‘I went undercover as a football hooligan’

JAMES Bannon reveals the moral dilemmas he faced when he went undercover as a football hooligan
James Bannon. Picture: ContributedJames Bannon. Picture: Contributed
James Bannon. Picture: Contributed

WHEN you sweat blood and tears for a couple of years on any kind of project, the least you can expect is a handsome reward. In the late 1980s, a 21-year-old police officer called James Bannon put himself directly into the firing line by infiltrating a hardcore group of football thugs who followed Millwall, yet his sacrifices appeared to have been for nothing. No arrests were made and Bannon was soon to leave the force and pursue alternative careers. The latest of these, however, involves him putting his story on stage on the back of his bestselling book, Running With The Firm, so his experiences have in fact turned out to be very valuable.

“In the eyes of the public, it was a complete waste of time and resources, though we did manage to stop serious disorder,” insists Bannon, who is appearing at the Tron in Glasgow this week as part of the Glasgow Comedy Festival. In the course of his duties, he had not only developed the look of a typical hooligan but he acted like one, often leading the charge when rival gangs were a brick’s throw away. To some of his fellow covert officers, Bannon was revelling in the chaos and violence but he simply saw this as being part of his job, and the only way to earn the trust of the ringleaders, and ultimately compile enough evidence to bring them before the courts.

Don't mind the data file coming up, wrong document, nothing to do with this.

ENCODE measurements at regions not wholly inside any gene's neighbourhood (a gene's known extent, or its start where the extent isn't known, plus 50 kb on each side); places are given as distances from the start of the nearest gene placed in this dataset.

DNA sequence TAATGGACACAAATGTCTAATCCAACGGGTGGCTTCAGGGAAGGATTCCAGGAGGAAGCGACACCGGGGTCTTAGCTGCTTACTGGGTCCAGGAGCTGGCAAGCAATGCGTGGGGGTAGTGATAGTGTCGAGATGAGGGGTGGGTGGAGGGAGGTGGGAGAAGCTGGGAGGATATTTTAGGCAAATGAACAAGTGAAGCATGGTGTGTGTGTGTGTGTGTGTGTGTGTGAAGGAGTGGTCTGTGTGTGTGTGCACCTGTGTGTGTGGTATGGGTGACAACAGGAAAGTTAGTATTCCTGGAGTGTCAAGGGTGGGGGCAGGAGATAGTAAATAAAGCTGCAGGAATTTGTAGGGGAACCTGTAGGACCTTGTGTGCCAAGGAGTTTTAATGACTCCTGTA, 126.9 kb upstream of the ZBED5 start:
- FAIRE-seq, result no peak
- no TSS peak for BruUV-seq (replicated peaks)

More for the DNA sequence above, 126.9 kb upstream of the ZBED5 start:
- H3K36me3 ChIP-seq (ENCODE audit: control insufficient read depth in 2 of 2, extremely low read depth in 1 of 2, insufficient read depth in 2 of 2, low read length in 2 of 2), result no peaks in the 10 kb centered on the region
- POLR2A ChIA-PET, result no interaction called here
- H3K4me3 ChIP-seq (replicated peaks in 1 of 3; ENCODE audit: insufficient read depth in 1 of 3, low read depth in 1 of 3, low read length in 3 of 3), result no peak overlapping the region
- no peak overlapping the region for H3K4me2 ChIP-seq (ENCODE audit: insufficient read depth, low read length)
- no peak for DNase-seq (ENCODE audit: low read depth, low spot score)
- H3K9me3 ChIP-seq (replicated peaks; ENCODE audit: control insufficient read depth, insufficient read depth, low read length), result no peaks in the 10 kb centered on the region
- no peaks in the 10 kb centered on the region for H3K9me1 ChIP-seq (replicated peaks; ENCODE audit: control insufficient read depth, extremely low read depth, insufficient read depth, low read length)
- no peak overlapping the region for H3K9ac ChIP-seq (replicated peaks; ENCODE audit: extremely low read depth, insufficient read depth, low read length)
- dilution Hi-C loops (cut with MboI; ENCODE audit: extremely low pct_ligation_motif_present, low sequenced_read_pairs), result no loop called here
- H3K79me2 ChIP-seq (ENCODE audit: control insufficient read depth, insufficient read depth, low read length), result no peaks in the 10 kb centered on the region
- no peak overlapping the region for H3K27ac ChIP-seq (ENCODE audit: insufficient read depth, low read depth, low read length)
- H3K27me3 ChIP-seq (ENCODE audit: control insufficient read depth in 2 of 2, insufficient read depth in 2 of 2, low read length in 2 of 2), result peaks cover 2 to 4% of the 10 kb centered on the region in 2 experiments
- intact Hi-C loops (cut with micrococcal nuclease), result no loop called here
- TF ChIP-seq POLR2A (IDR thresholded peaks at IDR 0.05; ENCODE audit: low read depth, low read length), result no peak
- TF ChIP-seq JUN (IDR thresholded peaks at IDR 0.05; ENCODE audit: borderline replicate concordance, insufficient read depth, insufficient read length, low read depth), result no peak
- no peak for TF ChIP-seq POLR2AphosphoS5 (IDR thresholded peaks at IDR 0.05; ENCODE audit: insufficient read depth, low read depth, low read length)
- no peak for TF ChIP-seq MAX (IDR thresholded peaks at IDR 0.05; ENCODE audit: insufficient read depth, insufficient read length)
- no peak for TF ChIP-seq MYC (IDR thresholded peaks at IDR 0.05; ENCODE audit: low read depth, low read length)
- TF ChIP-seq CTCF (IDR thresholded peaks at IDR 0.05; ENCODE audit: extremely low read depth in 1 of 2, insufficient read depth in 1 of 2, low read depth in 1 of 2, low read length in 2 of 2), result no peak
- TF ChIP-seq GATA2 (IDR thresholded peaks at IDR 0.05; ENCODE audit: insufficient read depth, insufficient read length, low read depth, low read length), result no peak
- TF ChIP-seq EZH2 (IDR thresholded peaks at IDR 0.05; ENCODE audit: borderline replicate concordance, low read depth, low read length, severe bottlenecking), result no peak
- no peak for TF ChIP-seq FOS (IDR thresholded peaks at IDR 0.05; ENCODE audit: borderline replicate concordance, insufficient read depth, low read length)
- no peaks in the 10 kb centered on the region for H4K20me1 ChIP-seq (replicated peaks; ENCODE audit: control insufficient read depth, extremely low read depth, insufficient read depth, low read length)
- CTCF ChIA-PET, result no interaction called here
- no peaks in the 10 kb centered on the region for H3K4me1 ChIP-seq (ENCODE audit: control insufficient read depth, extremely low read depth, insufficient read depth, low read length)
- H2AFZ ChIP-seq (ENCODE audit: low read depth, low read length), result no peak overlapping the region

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“It is a justifiable way of policing, but it has to be managed correctly,” he says. “Can you say that what you are doing is for the benefit of everyone else or am I doing things for my own satisfaction? If it’s the latter then that is a big problem. We didn’t have support or senior officers looking over us; what we did have was common sense and morality and a real sense of what we were trying to do, which was to make it safer for people to go and watch football.”

Bringing his story into the public realm is not new to Bannon. In the early 1990s, as he attempted to forge a career as an actor, he worked with playwright Sarah Kane at the Edinburgh Fringe, and got talking to a screenwriter. This led to him penning his story, “40 per cent of which became the cult movie ID. The rest was totally fictionalised.” But now he is in far more control of how he gets his message across. While it may not seem like a natural fit for a comedy festival, there is a certain gallows humour to be enjoyed in Bannon’s descriptions of his own bravado (“youthful exuberance” he calls it) and the camaraderie which even the most heinous of mobs can indulge in.

“It’s mainly about taking people on a journey and to try and understand what it was like to do what I did at the age of 21. I expected audiences to be 20 to 45-year-old guys with lots of posturing and saying ‘come on then, let’s see what you’ve got’. But it hasn’t been that, it’s ranged from 16-year-old girls to 75-year-old couples who have left with more knowledge than they came in with.” n

• James Bannon: Running With The Firm is at the Tron Theatre, Glasgow, Wednesday, as part 
of the Glasgow Comedy Festival (www.glasgowcomedyfestival.com)